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Medial septum activation improves strategy switching once strategies are well-learned via bidirectional regulation of dopamine neuron population activity

Abstract

Strategy switching is a form of cognitive flexibility that requires inhibiting a previously successful strategy and switching to a new strategy of a different categorical modality. It is dependent on dopamine (DA) receptor activation and release in ventral striatum and prefrontal cortex, two primary targets of ventral tegmental area (VTA) DA projections. Although the circuitry that underlies strategy switching early in learning has been studied, few studies have examined it after extended discrimination training. This may be important as DA activity and release patterns change across learning, with several studies demonstrating a critical role for substantia nigra pars compacta (SNc) DA activity and release once behaviors are well-learned. We have demonstrated that medial septum (MS) activation simultaneously increased VTA and decreased SNc DA population activity, as well as improved reversal learning via these actions on DA activity. We hypothesized that MS activation would improve strategy switching both early in learning and after extended training through its ability to increase VTA DA population activity and decrease SNc DA population activity, respectively. We chemogenetically activated the MS of male and female rats and measured their performance on an operant-based strategy switching task following 1, 10, or 15 days of discrimination training. Contrary to our hypothesis, MS activation did not affect strategy switching after 1 day of discrimination training. MS activation improved strategy switching after 10 days of training, but only in females. MS activation improved strategy switching in both sexes after 15 days of training. Infusion of bicuculline into the ventral subiculum (vSub) inhibited the MS-mediated decrease in SNc DA population activity and attenuated the improvement in strategy switching. Intra-vSub infusion of scopolamine inhibited the MS-mediated increase in VTA DA population activity but did not affect the improvement in strategy switching. Intra-vSub infusion of both bicuculline and scopolamine inhibited the MS-mediated effects on DA population activity in both the SNc and VTA and completely prevented the improvement in strategy switching. These data indicate that MS activation improves strategy switching once the original strategy has been sufficiently well-learned, and that this may occur via the MS’s regulation of DA neuron responsivity.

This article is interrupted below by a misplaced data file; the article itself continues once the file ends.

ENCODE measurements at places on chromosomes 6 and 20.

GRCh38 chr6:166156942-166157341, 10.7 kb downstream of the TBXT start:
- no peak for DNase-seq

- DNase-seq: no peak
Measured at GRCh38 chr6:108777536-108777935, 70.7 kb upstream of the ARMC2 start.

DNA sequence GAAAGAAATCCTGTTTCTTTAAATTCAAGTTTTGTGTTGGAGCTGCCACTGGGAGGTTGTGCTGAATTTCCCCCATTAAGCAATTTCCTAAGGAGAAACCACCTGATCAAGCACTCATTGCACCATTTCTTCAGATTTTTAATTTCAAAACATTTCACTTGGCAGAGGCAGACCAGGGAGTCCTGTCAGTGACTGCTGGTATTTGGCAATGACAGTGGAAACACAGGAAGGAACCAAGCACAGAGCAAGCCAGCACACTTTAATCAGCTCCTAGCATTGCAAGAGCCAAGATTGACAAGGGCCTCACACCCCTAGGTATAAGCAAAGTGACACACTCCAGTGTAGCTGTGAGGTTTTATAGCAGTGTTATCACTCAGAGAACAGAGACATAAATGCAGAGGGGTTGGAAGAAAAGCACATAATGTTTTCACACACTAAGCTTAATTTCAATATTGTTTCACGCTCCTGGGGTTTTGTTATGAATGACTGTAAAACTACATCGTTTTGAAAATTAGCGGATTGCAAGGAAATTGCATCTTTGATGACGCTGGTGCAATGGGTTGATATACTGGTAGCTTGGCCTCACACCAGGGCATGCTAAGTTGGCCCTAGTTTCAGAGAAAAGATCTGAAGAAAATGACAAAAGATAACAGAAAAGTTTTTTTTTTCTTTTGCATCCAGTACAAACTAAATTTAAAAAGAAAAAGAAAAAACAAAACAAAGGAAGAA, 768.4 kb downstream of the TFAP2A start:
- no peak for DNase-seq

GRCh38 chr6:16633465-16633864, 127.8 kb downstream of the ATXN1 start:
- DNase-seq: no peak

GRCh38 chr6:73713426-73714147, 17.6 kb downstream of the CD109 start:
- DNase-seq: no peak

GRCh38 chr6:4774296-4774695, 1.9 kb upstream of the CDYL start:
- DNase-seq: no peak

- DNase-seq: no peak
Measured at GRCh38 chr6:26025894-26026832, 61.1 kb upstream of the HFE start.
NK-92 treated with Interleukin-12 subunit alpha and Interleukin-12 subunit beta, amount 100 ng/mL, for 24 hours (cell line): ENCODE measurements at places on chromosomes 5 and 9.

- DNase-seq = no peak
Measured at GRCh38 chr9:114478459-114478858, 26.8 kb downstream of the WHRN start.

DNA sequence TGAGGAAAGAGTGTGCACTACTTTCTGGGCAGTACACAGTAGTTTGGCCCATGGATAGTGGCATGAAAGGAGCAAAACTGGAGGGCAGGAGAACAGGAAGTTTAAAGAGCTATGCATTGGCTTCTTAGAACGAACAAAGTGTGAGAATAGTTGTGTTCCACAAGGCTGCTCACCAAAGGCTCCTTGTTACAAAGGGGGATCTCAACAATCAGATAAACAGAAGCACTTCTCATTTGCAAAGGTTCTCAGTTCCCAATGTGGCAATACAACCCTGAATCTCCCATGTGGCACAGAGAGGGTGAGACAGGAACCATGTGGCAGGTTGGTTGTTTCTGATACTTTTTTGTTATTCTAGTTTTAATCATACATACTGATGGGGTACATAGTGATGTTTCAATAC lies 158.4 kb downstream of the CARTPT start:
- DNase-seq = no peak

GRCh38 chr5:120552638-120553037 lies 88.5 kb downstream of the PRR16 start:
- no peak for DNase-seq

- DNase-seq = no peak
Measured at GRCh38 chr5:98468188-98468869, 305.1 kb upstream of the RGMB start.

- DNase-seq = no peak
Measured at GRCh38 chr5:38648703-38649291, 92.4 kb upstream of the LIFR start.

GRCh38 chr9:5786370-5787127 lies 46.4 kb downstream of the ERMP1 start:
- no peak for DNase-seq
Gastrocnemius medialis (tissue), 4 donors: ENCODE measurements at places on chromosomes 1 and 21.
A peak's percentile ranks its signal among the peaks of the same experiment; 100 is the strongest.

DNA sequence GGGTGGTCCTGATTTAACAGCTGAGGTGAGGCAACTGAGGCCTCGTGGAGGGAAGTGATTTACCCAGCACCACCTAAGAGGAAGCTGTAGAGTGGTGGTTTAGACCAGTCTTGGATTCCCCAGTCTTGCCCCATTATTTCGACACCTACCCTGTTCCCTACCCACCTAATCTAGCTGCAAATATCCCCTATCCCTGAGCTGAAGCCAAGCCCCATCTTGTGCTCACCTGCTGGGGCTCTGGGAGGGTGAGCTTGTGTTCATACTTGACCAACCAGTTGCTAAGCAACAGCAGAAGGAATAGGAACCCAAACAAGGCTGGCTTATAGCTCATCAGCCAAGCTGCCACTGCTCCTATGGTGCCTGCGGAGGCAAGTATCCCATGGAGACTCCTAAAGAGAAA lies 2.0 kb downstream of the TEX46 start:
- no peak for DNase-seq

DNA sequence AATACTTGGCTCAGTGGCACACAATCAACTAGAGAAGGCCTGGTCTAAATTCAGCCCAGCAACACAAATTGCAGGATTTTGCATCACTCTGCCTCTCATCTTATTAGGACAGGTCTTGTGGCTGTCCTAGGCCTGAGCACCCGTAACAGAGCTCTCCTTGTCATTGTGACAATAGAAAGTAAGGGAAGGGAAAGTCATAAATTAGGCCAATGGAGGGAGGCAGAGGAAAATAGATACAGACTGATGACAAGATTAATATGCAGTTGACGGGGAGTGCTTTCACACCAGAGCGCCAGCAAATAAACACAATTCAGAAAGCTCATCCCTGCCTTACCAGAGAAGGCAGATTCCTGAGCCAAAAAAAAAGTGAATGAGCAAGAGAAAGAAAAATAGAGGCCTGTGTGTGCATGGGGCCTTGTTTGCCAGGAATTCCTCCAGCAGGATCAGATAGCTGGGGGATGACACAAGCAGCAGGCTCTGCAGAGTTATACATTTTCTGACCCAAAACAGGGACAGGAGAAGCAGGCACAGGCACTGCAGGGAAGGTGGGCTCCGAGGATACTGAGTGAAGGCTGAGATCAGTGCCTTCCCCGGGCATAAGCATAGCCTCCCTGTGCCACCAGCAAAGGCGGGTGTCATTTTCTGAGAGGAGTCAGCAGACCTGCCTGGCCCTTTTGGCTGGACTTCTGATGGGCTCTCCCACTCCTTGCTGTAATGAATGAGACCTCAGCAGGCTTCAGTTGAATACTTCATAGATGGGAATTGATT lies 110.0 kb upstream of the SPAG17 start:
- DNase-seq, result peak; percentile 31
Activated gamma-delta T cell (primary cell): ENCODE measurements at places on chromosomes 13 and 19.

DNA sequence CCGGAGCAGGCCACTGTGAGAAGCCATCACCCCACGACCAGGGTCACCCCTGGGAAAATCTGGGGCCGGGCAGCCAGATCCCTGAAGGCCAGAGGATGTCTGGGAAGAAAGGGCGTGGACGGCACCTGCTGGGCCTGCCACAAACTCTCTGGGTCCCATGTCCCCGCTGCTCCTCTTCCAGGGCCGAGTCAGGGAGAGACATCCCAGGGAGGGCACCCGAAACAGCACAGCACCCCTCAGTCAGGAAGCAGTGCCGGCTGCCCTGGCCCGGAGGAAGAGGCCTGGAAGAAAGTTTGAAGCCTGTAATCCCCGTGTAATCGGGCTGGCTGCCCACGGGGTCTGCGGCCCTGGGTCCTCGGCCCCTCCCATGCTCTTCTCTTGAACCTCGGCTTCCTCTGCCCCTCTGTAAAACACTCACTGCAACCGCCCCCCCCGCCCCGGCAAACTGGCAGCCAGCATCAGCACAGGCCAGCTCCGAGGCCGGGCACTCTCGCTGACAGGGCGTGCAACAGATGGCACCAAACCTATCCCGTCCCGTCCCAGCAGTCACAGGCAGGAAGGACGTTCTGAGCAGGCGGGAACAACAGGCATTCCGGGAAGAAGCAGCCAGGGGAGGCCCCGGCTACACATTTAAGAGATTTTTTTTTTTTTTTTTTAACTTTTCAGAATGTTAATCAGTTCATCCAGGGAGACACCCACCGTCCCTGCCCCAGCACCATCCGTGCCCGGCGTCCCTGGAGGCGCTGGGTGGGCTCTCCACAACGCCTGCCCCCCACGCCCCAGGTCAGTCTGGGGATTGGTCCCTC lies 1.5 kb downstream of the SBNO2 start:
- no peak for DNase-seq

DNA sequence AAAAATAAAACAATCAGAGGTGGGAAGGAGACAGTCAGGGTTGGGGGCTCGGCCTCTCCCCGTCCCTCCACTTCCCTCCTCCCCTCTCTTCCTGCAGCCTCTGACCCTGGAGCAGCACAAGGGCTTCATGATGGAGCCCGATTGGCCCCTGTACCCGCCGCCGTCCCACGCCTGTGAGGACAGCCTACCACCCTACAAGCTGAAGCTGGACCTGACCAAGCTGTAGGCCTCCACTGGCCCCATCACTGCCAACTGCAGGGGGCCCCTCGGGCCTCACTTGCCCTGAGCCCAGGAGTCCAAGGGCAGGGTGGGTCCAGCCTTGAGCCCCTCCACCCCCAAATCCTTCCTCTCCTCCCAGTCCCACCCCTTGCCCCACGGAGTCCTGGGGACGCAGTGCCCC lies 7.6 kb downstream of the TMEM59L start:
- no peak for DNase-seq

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Fig. 1: Viral injection, timeline, and testing strategy.
Fig. 2: MS activation has no effect on strategy switching after 1 day of discrimination training.
Fig. 3: MS activation improves strategy switching after 10 days of training in female rats.
Fig. 4: MS activation improves strategy switching in both sexes after 15 days of discrimination training.
Fig. 5: MS activation-induced improvement in strategy switching is inhibited by intra-vSub infusion of bicuculline and prevented by infusion of both bicuculline and scopolamine.

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Acknowledgements

We would like to thank Dr. Stan Floresco for his help in creating the strategy switching task, as well as his continued guidance and support.

Funding

This work was funded by NIMH grants 1F32MH115550 (DMB) and MH057440-11 (AAG).

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DMB and AAG planned all experiments. DMB, CMF, and CCP performed all experiments. All authors participated in manuscript writing and editing.

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Correspondence to David M. Bortz.

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AAG received funds from the following organizations: Lundbeck, Pfizer, Otsuka, Asubio, Autofony, Janssen, Alkermes, SynAgile, and Newron. DMB, CMF, and CCP declare no competing financial interests.

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Bortz, D.M., Feistritzer, C.M., Power, C.C. et al. Medial septum activation improves strategy switching once strategies are well-learned via bidirectional regulation of dopamine neuron population activity. Neuropsychopharmacol. (2022). https://doi.org/10.1038/s41386-022-01387-1

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